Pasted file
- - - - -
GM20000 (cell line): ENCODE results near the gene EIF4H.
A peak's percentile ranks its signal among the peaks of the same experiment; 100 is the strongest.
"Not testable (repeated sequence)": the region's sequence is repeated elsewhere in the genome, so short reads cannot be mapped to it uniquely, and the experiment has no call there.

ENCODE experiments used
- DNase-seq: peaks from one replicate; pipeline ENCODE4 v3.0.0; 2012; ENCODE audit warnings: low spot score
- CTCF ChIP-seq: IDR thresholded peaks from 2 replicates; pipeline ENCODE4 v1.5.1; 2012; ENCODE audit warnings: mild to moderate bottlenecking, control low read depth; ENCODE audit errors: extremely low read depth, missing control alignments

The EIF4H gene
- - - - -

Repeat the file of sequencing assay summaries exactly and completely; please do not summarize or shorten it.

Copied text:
GM20000 (cell line): ENCODE results near the gene EIF4H.
A peak's percentile ranks its signal among the peaks of the same experiment; 100 is the strongest.
"Not testable (repeated sequence)": the region's sequence is repeated elsewhere in the genome, so short reads cannot be mapped to it uniquely, and the experiment has no call there.

ENCODE experiments used
- DNase-seq: peaks from one replicate; pipeline ENCODE4 v3.0.0; 2012; ENCODE audit warnings: low spot score
- CTCF ChIP-seq: IDR thresholded peaks from 2 replicates; pipeline ENCODE4 v1.5.1; 2012; ENCODE audit warnings: mild to moderate bottlenecking, control low read depth; ENCODE audit errors: extremely low read depth, missing control alignments

The EIF4H gene